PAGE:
Pacific Crest Trail logo (Photo credit: Wikipedia)
English: Blister on foot three days after treatment with tincture of benzoin. It does not and never did hurt (with a bandage, this person walked miles (0 km) that day). (Photo credit: Wikipedia)
Most long-distance hikers, at some point, will get blisters on their feet. The usual precautions are: break in new footwear, start slowly and build up to bigger mileage, wear a liner sock, or don’t wear a liner sock, keep band-aids and bandages handy. All well and good; do whatever works. But if you really want to head off blister problems, practice the tip below.
Tip: Air out your feet. Yep, that’s the best advice I was ever given on avoiding blisters, and I learned it at a seminar in New Hampshire that prepared AT thru-hikers. The advice has served me well. In the photo above, I’m at Kearsarge Pass in the Sierras on the Pacific Crest Trail. My boots and socks are airing out; my feet are absorbing air and sunlight. After break, I will put what was my left sock on my right foot and reverse the process during my next break. I will also wear my socks inside out after the first break and reverse this several times a day.
This may seem like overkill, but I’ve never gotten a raw blister on my feet. Bacteria thrive in moist, stinky, air-deprived spots. And these are the spots that chafe and turn into blisters. The trick is to air out your feet, and keep your socks dry. I probably carry too many socks, but I change out of wet socks, hang the wet ones on my pack straps, and put on new socks. Like you, I hate blisters.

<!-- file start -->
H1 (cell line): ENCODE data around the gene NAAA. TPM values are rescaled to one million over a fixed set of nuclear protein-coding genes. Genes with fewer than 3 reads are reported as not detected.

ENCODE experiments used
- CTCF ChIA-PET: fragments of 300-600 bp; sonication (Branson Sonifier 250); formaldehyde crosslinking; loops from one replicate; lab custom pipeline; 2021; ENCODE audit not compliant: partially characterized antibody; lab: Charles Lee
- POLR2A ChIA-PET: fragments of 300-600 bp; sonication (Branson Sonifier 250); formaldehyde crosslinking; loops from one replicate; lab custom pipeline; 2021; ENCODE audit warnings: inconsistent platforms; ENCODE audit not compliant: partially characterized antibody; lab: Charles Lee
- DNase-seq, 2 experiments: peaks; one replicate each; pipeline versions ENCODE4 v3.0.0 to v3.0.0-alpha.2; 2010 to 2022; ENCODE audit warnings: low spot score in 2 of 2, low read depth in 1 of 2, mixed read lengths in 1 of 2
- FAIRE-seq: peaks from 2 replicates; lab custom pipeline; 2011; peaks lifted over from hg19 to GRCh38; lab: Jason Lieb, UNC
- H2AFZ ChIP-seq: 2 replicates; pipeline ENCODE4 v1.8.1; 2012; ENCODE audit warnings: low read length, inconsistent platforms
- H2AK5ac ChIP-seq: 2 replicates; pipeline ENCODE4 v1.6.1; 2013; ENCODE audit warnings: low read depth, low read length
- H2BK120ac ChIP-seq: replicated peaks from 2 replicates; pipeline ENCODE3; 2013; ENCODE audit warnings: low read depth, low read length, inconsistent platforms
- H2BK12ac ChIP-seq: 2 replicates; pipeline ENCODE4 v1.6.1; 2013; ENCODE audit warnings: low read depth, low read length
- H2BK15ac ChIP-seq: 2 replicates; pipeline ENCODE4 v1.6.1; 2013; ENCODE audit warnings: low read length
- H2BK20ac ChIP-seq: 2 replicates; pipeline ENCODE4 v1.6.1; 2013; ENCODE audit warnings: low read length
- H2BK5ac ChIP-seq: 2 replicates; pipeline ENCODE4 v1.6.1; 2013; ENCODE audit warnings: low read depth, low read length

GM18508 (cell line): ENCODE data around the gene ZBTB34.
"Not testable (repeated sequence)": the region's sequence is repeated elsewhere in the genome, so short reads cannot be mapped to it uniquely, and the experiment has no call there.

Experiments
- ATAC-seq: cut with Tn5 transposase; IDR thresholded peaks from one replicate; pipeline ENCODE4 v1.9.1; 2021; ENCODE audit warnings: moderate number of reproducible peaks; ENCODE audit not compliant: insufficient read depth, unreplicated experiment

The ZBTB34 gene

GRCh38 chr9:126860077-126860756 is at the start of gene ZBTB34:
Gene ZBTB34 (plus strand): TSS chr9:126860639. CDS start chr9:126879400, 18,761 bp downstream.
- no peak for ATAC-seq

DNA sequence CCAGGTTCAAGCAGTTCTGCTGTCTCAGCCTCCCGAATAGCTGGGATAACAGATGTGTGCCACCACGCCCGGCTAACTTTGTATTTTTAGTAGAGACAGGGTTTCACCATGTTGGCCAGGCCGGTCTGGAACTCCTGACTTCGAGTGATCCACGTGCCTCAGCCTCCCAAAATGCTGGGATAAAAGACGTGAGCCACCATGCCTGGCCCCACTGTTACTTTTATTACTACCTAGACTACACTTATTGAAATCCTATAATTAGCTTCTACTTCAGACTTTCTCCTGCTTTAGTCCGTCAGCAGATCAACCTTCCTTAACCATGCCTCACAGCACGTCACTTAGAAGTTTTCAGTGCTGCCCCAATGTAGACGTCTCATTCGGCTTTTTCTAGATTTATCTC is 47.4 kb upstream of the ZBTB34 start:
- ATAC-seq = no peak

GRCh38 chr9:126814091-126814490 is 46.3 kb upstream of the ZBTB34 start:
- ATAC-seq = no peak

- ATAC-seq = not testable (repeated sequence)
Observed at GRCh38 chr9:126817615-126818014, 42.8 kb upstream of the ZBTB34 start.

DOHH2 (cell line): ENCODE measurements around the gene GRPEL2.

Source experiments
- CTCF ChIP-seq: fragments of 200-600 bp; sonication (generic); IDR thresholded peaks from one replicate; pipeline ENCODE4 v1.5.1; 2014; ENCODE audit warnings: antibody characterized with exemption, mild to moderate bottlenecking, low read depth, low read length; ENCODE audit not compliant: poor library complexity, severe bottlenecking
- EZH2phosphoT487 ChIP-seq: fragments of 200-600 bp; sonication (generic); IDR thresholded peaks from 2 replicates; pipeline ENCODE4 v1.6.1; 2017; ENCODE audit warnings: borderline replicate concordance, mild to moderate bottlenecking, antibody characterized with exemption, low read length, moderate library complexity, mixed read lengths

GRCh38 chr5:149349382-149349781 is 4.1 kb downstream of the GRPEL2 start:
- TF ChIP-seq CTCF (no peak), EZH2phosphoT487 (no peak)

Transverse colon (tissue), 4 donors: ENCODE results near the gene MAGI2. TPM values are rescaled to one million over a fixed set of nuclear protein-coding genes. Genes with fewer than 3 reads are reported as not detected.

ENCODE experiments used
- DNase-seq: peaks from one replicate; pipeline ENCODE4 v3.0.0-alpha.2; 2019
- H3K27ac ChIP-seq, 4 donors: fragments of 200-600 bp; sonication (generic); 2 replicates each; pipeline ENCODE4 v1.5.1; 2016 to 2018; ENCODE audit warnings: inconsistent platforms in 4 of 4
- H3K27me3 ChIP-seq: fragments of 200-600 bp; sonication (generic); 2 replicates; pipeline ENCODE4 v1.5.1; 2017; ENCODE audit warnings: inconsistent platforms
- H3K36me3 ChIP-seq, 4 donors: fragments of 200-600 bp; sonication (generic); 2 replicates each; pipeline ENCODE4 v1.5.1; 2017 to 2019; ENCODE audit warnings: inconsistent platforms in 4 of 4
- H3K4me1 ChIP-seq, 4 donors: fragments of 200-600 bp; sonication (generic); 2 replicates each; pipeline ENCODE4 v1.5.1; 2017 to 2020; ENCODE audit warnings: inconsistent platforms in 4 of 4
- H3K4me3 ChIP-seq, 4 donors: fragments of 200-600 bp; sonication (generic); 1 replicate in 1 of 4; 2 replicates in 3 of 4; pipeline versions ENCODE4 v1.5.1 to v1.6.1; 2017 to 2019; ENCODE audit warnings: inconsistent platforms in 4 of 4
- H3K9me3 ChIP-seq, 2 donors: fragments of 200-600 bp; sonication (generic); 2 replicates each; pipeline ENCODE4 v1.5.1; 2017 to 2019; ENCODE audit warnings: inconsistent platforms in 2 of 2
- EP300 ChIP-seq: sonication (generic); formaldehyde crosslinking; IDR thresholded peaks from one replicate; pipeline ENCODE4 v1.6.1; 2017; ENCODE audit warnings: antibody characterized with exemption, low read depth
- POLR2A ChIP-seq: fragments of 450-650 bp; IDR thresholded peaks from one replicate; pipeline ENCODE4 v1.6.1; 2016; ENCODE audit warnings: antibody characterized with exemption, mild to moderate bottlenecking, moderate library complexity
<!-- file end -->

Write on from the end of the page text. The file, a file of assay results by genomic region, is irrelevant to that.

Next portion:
This blog is for all hikers, backpackers, and campers. Most of my subscribers are male and most comments I’ve received have been from men. Judging by the increased numbers of females on trails, I would have expected more readership and feedback from women. Every year I see more of the fair sex, and that’s a positive development for the hiking community.
Now and then, I see something referring to women hikers. There is a group called Trail Dames at www.traildames.com. I don’t know much about this group or how active they are, but their site looks interesting. They have eleven chapters, all in the east except for a chapter in Michigan. I suspect this is because of the increasing popularity of women, young and old, hiking the Appalachian Trail. Trail Dames held their own conference last year in Virginia.
Another blogger mentioned the Women’s Adventure Club of Centre County PA, which ran an Appalachian Hiking Series For Women. When I thru-hiked the A.T. some years ago, I remember how grateful I was to a young lady who had—all day—hauled my sack of soaked and dirty laundry I’d left at the shelter.
Of course, the big hiking news is still Jennifer Pharr Davis, who in 2011 broke the speed record for thru-hiking the Appalachian Trail. She trimmed 26 hours off the previous record set by a man! Click above and you’ll see the stunning article from Men’s Journal. That she hiked the entire length of the A.T. in 46 days, 11 hours, and 26 minutes is incomprehensible to me. She was chosen as one of National Geographic’s Adventurers of the Year.
Most of the women I see on trails are fit and tough. Welcome.
On the A.T.